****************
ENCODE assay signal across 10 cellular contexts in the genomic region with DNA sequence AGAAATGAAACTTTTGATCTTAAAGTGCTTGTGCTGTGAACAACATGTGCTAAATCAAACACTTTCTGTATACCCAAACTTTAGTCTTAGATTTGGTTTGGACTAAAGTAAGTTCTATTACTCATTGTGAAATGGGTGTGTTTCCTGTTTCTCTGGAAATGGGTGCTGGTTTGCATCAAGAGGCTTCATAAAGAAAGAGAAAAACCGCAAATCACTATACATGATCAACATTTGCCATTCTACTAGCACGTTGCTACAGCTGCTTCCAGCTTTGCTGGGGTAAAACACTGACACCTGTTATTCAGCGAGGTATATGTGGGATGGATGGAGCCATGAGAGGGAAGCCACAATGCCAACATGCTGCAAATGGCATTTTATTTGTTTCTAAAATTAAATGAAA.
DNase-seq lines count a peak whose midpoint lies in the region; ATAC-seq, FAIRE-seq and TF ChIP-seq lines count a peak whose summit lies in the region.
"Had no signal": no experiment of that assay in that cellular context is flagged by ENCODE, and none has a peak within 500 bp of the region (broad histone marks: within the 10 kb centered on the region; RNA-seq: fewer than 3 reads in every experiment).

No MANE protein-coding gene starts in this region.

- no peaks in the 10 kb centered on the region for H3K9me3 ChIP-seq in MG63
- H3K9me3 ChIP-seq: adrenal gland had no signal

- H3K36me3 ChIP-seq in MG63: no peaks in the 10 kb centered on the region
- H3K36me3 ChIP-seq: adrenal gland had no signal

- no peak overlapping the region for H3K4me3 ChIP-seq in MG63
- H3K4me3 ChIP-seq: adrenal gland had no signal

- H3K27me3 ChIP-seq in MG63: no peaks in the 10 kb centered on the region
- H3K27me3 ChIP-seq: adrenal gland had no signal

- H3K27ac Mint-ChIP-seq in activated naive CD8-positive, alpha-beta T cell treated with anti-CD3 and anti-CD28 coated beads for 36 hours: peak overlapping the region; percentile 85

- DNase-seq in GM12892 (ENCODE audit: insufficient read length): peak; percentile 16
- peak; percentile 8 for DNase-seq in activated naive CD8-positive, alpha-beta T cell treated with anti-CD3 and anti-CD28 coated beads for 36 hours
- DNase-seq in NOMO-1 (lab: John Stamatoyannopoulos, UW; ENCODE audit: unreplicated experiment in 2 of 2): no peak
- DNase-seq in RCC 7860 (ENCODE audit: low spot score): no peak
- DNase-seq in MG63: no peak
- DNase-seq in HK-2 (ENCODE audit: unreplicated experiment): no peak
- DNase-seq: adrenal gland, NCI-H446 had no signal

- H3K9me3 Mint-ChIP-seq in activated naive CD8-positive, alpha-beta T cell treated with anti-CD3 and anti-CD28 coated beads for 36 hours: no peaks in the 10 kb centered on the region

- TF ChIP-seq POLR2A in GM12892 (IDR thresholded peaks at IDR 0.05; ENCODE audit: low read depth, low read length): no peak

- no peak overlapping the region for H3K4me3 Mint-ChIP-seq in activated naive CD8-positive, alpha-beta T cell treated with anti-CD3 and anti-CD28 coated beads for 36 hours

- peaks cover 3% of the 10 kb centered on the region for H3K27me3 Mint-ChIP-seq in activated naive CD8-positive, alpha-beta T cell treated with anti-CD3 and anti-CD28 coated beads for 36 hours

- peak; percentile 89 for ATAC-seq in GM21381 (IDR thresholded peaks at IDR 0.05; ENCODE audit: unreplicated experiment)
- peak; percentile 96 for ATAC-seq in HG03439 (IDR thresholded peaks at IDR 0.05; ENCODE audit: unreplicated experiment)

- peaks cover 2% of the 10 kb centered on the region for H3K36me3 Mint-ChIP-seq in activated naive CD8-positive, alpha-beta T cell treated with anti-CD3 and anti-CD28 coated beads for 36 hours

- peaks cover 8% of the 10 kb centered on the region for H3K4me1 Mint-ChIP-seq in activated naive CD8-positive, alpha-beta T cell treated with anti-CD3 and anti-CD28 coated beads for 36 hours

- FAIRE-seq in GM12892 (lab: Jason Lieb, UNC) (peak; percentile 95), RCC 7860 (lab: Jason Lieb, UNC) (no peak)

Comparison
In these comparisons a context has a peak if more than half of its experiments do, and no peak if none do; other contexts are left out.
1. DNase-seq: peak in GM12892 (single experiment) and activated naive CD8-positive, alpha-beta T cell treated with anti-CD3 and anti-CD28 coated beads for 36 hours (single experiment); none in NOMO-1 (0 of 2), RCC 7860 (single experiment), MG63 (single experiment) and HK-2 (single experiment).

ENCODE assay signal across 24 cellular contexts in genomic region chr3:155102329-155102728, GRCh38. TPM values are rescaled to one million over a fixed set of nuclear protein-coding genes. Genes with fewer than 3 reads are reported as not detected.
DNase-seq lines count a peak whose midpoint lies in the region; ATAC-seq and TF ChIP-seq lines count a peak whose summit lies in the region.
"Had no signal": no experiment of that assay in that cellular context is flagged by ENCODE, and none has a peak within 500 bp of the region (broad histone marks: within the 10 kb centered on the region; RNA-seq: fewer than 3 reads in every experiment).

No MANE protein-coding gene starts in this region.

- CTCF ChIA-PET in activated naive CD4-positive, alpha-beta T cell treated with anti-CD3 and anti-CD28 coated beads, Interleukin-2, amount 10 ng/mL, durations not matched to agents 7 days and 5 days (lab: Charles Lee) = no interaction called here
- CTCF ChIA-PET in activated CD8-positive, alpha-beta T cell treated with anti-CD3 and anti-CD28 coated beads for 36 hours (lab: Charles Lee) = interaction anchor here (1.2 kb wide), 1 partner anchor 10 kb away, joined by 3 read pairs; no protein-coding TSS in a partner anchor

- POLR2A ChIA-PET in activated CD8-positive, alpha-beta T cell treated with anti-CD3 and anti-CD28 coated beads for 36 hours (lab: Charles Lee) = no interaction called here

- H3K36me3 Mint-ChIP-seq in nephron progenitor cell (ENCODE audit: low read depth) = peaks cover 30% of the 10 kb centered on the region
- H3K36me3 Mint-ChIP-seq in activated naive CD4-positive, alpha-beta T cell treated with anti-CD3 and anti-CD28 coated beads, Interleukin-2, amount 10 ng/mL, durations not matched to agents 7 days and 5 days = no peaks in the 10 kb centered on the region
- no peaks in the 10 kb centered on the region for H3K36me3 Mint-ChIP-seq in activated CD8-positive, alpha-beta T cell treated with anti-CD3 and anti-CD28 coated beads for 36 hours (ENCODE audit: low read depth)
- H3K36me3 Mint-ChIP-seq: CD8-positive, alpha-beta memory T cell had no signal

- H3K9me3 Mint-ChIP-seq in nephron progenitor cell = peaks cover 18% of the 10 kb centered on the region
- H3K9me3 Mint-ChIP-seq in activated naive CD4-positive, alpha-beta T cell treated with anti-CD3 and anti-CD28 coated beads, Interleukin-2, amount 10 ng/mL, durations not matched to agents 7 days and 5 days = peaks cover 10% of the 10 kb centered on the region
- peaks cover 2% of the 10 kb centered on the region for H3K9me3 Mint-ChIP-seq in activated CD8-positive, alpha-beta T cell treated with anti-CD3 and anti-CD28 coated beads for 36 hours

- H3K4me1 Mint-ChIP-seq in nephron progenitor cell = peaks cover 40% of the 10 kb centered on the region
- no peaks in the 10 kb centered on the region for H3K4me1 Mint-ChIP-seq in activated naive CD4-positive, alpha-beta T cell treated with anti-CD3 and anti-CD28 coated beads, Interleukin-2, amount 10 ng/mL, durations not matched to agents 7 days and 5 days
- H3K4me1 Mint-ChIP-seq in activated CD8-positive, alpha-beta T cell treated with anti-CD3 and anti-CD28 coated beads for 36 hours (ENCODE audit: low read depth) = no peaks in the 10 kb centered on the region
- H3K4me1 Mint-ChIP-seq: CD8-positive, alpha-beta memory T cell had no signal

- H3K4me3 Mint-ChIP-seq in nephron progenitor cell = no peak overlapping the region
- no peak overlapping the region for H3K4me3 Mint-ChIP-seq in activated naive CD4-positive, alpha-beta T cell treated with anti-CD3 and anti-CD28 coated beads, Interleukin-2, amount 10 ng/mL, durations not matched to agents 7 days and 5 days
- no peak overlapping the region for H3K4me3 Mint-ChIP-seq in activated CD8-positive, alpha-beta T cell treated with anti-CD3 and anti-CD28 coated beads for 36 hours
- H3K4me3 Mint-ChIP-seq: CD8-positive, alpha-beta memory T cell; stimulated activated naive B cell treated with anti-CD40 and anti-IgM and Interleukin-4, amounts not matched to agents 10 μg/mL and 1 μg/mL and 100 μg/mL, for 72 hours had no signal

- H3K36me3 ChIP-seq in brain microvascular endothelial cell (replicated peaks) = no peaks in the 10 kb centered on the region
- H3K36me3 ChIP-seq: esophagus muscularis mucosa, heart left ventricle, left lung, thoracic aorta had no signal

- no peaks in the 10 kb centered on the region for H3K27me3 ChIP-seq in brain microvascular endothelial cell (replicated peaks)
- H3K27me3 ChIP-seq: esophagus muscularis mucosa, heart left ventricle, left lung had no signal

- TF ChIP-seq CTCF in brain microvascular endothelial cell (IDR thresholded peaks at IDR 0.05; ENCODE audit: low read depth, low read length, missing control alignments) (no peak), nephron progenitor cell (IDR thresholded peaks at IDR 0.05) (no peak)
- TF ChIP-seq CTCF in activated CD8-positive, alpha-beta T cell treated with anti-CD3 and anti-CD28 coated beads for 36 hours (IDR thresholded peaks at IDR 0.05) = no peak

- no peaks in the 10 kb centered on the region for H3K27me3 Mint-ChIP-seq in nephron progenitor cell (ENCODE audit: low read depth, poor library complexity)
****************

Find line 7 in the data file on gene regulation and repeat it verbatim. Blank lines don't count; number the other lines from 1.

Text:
- H3K36me3 ChIP-seq in MG63: no peaks in the 10 kb centered on the region